“Forgiveness changed that woman’s life,” he added.
More than 85% of Malta’s population of 478,000 people are baptized Catholics, but the country has seen a steady decline in Mass attendance for decades.
The Catholic Church enables its members to seek God’s forgiveness through the Sacrament of Reconciliation, in which a person confesses their sins to a priest and receives absolution.
According to the Catechism of the Catholic Church, the “sacrament of Reconciliation with God brings about a true ‘spiritual resurrection,’ restoration of the dignity and blessings of the life of the children of God, of which the most precious is friendship with God.”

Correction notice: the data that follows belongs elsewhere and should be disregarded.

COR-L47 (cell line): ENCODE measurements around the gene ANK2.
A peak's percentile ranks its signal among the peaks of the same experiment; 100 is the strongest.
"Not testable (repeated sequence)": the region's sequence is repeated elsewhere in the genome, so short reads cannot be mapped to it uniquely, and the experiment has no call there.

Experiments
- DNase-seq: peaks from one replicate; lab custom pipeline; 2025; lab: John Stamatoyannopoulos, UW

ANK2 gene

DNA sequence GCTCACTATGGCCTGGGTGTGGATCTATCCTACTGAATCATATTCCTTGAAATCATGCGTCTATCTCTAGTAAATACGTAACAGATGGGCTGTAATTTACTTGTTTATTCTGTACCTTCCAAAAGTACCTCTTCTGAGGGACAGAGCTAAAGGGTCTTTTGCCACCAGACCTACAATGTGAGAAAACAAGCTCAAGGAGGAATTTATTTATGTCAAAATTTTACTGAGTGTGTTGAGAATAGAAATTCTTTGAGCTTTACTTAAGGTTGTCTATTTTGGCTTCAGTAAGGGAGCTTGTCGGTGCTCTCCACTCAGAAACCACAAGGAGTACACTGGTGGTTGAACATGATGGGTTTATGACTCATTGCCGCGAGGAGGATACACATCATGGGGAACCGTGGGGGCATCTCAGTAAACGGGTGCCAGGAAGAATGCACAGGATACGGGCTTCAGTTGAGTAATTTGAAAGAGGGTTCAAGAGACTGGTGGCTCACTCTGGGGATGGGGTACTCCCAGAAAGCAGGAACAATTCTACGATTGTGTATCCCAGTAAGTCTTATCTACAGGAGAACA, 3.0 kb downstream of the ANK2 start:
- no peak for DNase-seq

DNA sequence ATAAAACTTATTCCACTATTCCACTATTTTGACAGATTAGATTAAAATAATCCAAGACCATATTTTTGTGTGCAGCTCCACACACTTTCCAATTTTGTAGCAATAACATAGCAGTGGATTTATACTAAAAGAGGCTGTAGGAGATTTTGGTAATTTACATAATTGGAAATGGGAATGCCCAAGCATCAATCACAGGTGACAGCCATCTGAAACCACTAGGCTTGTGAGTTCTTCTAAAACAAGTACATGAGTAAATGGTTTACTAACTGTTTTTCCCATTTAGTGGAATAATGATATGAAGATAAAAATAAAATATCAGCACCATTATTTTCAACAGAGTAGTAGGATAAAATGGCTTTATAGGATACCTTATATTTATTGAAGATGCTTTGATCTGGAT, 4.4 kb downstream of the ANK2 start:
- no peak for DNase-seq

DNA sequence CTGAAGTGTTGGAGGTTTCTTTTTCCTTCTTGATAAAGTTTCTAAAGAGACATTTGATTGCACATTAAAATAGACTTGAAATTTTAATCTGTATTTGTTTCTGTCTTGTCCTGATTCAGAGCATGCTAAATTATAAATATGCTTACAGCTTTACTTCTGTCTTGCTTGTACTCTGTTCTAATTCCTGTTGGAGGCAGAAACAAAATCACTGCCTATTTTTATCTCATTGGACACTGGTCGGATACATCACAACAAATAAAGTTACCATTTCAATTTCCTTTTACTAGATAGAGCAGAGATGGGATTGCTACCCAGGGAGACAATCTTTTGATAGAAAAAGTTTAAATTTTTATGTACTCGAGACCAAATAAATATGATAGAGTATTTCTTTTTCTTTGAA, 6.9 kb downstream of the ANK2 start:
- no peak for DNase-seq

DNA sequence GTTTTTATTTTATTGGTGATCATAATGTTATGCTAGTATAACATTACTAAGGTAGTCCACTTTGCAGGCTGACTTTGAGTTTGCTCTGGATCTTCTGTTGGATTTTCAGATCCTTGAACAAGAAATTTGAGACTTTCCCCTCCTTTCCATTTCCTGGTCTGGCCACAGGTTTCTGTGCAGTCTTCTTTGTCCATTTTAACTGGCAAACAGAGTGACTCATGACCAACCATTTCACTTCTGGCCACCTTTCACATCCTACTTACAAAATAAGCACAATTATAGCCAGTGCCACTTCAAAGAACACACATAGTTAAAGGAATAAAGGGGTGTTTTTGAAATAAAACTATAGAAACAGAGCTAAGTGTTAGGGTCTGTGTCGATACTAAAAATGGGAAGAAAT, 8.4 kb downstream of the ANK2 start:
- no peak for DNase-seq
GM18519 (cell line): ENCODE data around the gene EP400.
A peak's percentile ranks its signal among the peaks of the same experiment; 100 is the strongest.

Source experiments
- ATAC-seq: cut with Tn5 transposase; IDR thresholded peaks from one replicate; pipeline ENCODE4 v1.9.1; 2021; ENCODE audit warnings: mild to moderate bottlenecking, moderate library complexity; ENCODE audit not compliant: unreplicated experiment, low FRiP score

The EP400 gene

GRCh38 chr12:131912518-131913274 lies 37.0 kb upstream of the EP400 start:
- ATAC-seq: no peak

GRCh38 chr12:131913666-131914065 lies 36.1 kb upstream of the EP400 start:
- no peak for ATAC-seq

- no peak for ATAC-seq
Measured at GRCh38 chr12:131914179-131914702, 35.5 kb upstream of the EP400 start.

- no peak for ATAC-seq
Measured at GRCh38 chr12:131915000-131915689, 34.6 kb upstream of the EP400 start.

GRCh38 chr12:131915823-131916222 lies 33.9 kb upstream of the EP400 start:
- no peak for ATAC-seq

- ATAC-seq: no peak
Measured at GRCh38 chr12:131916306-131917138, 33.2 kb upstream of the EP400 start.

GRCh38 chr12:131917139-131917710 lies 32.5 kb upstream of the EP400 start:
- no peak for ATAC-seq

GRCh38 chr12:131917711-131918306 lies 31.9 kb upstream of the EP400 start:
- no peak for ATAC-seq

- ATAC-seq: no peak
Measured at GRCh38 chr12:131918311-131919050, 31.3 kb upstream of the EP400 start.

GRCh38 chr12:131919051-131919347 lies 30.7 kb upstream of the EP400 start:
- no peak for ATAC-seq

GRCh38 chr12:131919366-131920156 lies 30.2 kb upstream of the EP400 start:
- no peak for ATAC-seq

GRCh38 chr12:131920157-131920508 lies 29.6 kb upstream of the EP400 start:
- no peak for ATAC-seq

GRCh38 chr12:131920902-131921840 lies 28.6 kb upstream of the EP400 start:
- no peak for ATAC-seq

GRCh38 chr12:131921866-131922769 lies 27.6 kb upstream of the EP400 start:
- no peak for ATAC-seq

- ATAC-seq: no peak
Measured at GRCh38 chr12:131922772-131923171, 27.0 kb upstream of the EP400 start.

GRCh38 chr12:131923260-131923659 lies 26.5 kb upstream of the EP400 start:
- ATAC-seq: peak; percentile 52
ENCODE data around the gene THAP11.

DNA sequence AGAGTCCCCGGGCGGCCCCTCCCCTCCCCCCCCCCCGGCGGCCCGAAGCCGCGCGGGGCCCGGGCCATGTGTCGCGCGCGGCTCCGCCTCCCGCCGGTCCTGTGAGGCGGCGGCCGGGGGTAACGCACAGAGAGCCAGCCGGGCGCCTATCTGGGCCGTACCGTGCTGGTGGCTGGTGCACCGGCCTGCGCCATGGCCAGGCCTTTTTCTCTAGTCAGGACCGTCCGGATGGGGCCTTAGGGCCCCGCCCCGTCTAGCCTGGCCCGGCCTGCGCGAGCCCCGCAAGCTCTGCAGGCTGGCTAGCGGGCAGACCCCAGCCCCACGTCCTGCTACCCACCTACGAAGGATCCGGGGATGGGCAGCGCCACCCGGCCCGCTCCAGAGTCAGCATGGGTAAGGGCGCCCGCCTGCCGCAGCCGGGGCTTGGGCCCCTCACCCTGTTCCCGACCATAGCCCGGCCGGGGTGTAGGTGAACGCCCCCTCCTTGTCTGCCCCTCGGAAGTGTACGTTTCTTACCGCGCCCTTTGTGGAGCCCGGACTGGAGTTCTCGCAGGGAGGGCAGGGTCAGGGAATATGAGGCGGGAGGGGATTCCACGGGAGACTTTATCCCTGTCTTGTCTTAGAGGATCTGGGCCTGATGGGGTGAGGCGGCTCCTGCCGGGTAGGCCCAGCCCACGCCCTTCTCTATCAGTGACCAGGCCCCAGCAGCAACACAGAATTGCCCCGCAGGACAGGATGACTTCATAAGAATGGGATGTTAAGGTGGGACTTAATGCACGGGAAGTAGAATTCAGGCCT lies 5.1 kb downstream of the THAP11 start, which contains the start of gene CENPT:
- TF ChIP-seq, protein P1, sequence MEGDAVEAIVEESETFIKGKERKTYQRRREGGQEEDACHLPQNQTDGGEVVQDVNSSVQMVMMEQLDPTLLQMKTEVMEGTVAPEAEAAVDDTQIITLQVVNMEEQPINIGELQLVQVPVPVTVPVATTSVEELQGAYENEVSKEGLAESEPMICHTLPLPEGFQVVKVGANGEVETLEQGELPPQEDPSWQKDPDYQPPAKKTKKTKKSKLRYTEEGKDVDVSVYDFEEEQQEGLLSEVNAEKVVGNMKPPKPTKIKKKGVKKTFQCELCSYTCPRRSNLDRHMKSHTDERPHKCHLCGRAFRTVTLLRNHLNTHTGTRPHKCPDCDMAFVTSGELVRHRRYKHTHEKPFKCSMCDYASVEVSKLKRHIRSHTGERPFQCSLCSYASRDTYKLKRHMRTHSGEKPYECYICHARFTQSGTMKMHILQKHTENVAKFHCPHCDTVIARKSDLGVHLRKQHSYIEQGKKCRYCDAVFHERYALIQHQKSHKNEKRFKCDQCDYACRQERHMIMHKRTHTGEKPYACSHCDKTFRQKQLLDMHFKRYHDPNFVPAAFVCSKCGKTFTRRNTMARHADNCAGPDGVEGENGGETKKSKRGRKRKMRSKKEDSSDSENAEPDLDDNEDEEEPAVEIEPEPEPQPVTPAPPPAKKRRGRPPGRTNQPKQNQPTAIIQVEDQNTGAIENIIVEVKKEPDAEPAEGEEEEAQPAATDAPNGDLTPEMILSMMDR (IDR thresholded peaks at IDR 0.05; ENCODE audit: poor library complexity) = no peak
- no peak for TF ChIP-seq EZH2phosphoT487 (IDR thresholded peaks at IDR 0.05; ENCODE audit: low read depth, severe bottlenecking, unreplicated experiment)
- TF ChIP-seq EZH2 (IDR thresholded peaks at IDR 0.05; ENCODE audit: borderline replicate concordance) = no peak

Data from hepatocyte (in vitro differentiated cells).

Pope Francis told Maltese Catholics: “The Lord also wants us, his disciples, his Church, likewise forgiven by him, to become tireless witnesses of reconciliation.”
God’s inexhaustible mercy and the importance of Christian witness have both been key themes of the pope’s weekend trip to Malta, which has brought him to a Marian shrine on the island of Gozo and the site where tradition holds that St. Paul stayed after landing on the island in 60 AD.
After the Mass, Pope Francis will meet with migrants at the John XXIII Peace Lab, an immigration reception center in Hal Far, before he departs by plane on Air Malta on Sunday evening. He is expected to hold a press conference during the flight.
Courtney Mares is a Rome Correspondent for Catholic News Agency. A graduate of Harvard University, she has reported from news bureaus on three continents and was awarded the Gardner Fellowship for her work with North Korean refugees.